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The above post correctly places the kite as a motif in The Kite Runner. In addition to the themes mentioned, the kite is also representative of the theme of loyalty and betrayal that runs through the novel. Hassan runs Amir's kite with everything he has, and this shows his undying loyalty to Amir. Hosseini places the rape scene at the end of the kite run to suggest the nature of betrayal that occurs when Amir refuses to help Hassan.
A physical object repeated over and over again in a novel, and it REPRESENTS a theme of the novel, is called a motif. I believe your kite falls into that category.
The kite motif represents the themes of "protecting innocence," "finding family," "changing culture" but it is not a theme itself.
Speamerfan is correct to call the kite a symbol as well (the words "motif" and "symbol" are nearly interchangable...nearly).
You might also find symbolism in the diamond shape throughout the novel. Look for instances where the author points out the shapes of things that reflect the shape of the motif, such as a pattern on a certain character's clothes, the shape of a house or yard, four people in a conversation each taking a different point of view, the multi-facted character development (the facets of a diamond shape), etc....
The visual quality of a movie makes this shape motif easier to identify. I hope the link can give you a starting point for some great motif discussion.
I disagree. I think that the kite is not a theme of The Kite Runner, although it is at the root of the main themes of the novel, which are hope and freedom. The kite is a very personal symbol for Amir, but it is also a symbol of Afghanistan, as well. Just like the other response, the kite represents both success and failure to Amir; to Afghanistan, the kite is a representation of freedom and hope. Pre-Taliban Afghanistan is a happy and hopeful place where kites fly freely every day. One the Taliban take over, however, kite flying is not allowed. By the end of the novel, the kites are flying once again. What a beautiful image that is.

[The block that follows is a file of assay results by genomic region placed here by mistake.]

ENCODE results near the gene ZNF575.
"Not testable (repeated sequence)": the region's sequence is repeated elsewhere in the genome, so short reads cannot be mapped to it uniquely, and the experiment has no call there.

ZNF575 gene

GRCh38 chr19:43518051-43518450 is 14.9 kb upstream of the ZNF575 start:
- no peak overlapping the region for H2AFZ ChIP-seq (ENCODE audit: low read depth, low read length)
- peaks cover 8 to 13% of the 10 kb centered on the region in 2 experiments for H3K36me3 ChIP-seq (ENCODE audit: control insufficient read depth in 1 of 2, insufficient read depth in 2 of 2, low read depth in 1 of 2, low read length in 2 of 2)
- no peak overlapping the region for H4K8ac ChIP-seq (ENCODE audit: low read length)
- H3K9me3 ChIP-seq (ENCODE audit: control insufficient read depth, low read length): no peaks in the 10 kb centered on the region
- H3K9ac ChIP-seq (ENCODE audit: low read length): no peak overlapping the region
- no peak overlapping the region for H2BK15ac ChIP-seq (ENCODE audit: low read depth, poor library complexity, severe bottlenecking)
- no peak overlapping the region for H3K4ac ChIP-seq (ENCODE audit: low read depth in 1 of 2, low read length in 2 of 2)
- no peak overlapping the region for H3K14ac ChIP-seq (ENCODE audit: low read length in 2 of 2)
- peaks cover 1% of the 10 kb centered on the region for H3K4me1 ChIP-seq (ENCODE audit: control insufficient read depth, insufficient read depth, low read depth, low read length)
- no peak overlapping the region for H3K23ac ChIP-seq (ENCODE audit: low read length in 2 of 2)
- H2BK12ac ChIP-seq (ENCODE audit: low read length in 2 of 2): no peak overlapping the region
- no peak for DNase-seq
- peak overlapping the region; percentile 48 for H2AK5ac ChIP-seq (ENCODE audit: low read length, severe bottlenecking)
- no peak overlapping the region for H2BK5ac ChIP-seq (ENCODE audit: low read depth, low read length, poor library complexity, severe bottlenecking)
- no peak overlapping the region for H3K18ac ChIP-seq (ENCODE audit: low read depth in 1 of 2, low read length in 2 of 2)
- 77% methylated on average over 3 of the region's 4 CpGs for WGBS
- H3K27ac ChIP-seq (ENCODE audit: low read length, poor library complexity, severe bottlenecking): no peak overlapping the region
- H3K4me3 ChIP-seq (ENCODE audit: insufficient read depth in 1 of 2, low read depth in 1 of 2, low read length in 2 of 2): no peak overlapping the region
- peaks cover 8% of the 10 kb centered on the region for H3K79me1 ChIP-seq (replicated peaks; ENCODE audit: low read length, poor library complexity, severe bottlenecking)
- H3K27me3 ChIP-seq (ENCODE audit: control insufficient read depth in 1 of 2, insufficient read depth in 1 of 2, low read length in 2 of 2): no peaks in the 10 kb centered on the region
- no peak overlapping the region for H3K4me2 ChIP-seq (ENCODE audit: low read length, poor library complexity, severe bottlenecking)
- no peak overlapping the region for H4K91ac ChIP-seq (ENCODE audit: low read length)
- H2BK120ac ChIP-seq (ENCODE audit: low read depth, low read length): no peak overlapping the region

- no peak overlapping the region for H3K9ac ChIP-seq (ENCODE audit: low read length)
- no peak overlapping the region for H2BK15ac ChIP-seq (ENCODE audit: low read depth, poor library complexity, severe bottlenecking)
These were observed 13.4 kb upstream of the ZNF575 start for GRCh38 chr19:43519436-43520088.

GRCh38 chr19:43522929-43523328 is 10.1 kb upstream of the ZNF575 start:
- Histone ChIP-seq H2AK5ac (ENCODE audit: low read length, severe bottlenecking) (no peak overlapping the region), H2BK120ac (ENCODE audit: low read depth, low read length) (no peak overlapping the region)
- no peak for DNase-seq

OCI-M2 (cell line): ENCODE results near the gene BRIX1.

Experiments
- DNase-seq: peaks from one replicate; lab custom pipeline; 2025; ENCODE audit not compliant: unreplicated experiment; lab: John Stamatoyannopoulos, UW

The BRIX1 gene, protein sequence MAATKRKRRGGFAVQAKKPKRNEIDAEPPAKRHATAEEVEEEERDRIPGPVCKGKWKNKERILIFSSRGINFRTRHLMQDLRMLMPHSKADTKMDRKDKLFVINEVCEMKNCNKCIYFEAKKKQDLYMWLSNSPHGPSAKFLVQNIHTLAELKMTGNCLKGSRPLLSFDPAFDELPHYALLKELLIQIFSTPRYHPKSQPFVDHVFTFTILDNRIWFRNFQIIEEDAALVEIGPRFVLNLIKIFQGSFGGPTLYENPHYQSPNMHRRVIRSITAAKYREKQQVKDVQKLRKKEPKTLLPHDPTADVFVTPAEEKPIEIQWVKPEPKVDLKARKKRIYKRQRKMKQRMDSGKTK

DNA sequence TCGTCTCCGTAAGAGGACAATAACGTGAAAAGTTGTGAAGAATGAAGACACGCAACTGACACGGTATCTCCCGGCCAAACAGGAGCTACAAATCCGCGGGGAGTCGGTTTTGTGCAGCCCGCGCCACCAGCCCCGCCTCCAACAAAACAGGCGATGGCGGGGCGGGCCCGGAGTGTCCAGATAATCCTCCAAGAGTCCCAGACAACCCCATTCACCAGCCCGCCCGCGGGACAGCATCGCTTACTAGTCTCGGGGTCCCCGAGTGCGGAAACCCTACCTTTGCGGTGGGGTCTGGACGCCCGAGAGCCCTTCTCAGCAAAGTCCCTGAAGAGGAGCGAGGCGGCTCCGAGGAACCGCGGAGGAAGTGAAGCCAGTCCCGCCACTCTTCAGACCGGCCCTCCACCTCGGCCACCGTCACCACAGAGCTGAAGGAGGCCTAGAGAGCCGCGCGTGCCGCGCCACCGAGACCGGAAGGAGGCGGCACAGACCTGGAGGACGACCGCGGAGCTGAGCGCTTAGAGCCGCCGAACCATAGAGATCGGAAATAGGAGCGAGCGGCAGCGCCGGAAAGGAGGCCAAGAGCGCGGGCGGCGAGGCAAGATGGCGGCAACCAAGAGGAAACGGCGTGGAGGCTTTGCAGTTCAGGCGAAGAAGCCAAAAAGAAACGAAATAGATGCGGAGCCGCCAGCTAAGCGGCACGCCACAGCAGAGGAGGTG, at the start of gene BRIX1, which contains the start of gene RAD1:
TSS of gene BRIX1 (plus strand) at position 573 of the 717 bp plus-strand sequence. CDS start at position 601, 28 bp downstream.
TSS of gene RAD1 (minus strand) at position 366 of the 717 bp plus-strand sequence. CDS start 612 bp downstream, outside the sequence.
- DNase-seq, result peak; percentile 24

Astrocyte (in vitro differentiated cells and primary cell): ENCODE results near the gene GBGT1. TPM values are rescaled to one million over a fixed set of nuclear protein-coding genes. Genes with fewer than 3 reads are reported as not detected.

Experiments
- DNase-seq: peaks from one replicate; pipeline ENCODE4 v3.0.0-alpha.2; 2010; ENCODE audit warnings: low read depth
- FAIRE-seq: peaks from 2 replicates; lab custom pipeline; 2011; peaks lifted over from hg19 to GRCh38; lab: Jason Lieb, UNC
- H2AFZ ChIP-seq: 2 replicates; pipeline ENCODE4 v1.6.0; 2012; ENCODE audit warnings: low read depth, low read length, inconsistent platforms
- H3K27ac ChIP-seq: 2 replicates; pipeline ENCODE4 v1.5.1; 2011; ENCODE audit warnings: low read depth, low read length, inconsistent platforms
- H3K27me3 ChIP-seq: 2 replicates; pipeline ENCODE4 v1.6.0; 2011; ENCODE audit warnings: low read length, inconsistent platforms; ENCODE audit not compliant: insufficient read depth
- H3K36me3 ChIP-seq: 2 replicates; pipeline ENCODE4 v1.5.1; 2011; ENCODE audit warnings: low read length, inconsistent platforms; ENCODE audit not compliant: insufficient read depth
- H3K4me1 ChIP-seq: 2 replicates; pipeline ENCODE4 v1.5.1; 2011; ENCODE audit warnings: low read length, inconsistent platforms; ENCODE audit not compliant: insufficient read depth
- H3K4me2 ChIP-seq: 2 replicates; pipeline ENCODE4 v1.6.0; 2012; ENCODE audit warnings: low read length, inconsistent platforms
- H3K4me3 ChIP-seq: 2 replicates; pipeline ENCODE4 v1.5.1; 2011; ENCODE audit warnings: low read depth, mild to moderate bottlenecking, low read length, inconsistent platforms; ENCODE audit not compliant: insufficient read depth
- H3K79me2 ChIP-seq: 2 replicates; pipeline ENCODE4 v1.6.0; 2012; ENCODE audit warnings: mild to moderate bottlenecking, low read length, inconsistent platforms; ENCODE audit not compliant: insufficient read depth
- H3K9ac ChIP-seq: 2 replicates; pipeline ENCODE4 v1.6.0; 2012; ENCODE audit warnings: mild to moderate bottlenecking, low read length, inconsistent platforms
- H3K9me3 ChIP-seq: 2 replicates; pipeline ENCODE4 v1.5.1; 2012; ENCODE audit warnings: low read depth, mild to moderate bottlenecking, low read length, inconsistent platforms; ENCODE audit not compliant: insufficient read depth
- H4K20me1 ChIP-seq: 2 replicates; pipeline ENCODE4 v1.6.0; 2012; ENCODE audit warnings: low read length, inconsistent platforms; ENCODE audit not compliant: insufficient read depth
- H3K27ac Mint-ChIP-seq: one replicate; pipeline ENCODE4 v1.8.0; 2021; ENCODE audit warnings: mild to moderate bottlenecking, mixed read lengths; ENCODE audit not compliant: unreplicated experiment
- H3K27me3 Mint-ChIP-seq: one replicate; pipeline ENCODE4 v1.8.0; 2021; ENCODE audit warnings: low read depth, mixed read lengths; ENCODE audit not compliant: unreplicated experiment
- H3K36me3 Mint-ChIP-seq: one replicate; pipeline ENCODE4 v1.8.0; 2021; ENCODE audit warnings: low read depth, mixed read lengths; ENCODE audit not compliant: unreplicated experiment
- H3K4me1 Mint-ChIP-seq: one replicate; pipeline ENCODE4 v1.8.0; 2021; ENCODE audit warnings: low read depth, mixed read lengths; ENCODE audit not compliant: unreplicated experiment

While I think the kite is the most important symbol in the novel, I do not think I would go so far as calling it a theme. Like many things in literature, however, this could be a matter of opinion.
The kite is most certainly a theme in this wonderful book. It does not just operate as a plot device, although it certainly is important in the story. I will share with you a few of the ways in which the kite is a symbol.
Early in the story, the kite is a symbol of Amir's success and failure. In winning, he has managed to please his Baba at last, but he has also managed to fail Hassan miserably. His sole concern, after Hassan has been attacked, is with returning that last fallen kite to his father.
When Amir and his father move to America, the kite is a symbol of Afghan culture, which has been transported by the immigrant Afgan community. This sets the scene for the next bit of symbolism.
When Hassan's son, who has been damaged beyond belief, flies a kite at the end of the book, the kite is a symbol of hope for the child and a symbol of redemption for Amir. He has paid for his failure to help Hassan all of his life, so this scene of hope for Hassan's son redeems him, at least to some degree, from his failures and sins against Hassan.
Even if we consider the kite as a kite, without examining the plot and themes of this particular story, I think it is a powerful symbol. It reminds us of happy childhoods. It rises above us with beautiful shape and decoration and seems to take away our troubles. Like many objects that are light and rise up into the air, balloons, for example, the kite is a symbol of hope.
I hope this helps you. Good luck!
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